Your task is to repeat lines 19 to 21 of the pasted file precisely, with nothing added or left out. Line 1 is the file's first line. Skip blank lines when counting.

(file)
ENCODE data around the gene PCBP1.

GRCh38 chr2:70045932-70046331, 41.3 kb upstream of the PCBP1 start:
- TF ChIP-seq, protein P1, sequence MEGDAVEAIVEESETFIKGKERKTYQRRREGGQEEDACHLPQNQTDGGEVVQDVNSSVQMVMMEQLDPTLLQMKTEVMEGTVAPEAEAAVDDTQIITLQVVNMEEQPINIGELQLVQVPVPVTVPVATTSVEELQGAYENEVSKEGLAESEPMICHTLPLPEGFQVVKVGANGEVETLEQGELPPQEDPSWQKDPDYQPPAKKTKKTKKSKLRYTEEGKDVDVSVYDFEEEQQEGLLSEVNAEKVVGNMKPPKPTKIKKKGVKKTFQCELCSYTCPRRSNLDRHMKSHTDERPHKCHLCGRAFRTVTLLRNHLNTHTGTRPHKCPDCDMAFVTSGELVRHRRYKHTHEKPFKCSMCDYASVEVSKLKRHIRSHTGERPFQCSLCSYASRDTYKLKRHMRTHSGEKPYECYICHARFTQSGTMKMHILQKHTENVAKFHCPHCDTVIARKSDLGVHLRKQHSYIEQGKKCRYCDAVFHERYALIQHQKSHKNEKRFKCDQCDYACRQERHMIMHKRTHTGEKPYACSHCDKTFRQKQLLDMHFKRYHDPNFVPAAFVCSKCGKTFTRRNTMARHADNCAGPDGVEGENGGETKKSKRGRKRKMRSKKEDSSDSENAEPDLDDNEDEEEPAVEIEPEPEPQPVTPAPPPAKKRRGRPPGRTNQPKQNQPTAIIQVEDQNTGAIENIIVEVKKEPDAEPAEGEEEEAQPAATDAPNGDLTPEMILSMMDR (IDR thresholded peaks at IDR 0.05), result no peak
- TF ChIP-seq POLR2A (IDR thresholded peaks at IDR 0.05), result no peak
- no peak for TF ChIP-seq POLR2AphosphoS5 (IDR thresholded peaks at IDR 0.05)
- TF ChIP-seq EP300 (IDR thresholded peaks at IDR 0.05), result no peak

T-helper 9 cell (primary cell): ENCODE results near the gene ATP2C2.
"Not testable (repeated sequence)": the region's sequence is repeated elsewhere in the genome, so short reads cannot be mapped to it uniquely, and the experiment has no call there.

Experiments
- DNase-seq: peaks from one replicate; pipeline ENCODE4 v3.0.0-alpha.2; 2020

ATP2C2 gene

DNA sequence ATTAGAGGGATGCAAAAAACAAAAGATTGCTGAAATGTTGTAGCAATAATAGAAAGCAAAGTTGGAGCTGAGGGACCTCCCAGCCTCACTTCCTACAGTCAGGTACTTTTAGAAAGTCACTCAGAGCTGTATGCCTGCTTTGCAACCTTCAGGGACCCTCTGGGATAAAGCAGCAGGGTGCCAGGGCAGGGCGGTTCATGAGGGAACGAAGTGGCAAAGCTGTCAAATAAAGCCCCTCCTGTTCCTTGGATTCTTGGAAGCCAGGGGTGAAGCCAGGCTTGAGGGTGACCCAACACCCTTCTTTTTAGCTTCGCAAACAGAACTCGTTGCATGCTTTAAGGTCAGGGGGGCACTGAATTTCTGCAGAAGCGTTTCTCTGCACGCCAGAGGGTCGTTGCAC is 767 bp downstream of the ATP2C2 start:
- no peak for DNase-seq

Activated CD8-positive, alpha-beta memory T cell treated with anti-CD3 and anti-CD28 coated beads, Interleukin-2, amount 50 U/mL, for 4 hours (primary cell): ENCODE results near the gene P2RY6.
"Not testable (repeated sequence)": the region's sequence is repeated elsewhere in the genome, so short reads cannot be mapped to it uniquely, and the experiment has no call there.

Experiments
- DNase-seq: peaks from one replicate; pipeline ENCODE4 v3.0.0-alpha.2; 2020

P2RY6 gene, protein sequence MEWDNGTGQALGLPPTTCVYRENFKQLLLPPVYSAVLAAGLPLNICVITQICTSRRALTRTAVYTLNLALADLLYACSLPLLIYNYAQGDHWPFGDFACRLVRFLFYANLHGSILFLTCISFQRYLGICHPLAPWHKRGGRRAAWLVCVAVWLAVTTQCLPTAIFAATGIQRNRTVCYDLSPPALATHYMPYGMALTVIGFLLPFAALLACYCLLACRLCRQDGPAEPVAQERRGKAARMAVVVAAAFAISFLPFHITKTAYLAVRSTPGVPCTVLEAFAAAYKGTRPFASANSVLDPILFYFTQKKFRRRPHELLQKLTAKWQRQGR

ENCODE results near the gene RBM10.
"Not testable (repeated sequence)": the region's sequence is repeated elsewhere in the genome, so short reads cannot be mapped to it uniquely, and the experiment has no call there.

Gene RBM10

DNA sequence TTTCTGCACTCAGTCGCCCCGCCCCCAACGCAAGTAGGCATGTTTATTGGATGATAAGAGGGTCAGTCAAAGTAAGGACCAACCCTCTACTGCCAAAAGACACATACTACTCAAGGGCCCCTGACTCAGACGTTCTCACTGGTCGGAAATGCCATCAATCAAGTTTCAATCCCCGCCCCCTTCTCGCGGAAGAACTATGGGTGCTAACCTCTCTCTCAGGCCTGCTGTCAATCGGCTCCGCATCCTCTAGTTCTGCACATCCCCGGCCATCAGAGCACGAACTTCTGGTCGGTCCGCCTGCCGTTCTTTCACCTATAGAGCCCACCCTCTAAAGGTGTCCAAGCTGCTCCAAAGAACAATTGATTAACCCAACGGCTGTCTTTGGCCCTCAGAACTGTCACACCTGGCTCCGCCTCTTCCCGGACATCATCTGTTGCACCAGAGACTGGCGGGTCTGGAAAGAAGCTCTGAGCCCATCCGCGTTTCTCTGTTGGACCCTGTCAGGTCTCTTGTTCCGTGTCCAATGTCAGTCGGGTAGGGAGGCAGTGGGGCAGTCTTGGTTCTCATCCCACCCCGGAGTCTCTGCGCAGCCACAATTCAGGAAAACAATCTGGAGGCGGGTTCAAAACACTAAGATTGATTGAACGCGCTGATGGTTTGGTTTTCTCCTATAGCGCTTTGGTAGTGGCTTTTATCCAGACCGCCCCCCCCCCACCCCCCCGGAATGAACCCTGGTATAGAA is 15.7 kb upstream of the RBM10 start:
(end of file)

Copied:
ENCODE results near the gene RBM10.
"Not testable (repeated sequence)": the region's sequence is repeated elsewhere in the genome, so short reads cannot be mapped to it uniquely, and the experiment has no call there.

Gene RBM10